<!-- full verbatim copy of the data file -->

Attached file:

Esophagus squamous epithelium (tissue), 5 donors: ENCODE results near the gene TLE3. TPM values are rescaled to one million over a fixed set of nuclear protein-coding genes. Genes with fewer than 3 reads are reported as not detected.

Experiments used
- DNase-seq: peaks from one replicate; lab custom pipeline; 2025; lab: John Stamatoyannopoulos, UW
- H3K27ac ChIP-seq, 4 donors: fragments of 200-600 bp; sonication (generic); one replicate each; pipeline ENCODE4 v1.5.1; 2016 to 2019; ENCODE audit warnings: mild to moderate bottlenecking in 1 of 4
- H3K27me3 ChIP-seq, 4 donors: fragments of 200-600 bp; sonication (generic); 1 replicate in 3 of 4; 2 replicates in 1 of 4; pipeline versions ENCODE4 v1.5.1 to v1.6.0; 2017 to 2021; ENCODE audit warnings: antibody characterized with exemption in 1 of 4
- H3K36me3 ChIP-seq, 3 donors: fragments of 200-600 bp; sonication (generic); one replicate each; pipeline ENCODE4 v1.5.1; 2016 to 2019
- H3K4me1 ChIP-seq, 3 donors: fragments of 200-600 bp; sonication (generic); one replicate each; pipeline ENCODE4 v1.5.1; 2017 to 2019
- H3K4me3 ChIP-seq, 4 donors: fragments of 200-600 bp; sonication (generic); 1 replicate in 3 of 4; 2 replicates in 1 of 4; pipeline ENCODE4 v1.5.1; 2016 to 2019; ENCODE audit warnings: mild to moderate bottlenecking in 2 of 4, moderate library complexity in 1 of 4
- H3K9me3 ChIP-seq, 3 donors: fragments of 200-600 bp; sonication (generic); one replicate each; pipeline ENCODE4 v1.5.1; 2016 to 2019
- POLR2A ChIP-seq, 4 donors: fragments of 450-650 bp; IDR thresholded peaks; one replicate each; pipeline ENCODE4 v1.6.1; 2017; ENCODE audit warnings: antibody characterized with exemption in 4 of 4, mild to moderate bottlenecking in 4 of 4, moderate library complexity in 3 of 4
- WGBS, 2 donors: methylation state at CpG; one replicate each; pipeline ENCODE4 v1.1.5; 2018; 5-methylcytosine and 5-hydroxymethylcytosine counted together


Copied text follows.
Esophagus squamous epithelium (tissue), 5 donors: ENCODE results near the gene TLE3. TPM values are rescaled to one million over a fixed set of nuclear protein-coding genes. Genes with fewer than 3 reads are reported as not detected.

Experiments used
- DNase-seq: peaks from one replicate; lab custom pipeline; 2025; lab: John Stamatoyannopoulos, UW
- H3K27ac ChIP-seq, 4 donors: fragments of 200-600 bp; sonication (generic); one replicate each; pipeline ENCODE4 v1.5.1; 2016 to 2019; ENCODE audit warnings: mild to moderate bottlenecking in 1 of 4
- H3K27me3 ChIP-seq, 4 donors: fragments of 200-600 bp; sonication (generic); 1 replicate in 3 of 4; 2 replicates in 1 of 4; pipeline versions ENCODE4 v1.5.1 to v1.6.0; 2017 to 2021; ENCODE audit warnings: antibody characterized with exemption in 1 of 4
- H3K36me3 ChIP-seq, 3 donors: fragments of 200-600 bp; sonication (generic); one replicate each; pipeline ENCODE4 v1.5.1; 2016 to 2019
- H3K4me1 ChIP-seq, 3 donors: fragments of 200-600 bp; sonication (generic); one replicate each; pipeline ENCODE4 v1.5.1; 2017 to 2019
- H3K4me3 ChIP-seq, 4 donors: fragments of 200-600 bp; sonication (generic); 1 replicate in 3 of 4; 2 replicates in 1 of 4; pipeline ENCODE4 v1.5.1; 2016 to 2019; ENCODE audit warnings: mild to moderate bottlenecking in 2 of 4, moderate library complexity in 1 of 4
- H3K9me3 ChIP-seq, 3 donors: fragments of 200-600 bp; sonication (generic); one replicate each; pipeline ENCODE4 v1.5.1; 2016 to 2019
- POLR2A ChIP-seq, 4 donors: fragments of 450-650 bp; IDR thresholded peaks; one replicate each; pipeline ENCODE4 v1.6.1; 2017; ENCODE audit warnings: antibody characterized with exemption in 4 of 4, mild to moderate bottlenecking in 4 of 4, moderate library complexity in 3 of 4
- WGBS, 2 donors: methylation state at CpG; one replicate each; pipeline ENCODE4 v1.1.5; 2018; 5-methylcytosine and 5-hydroxymethylcytosine counted together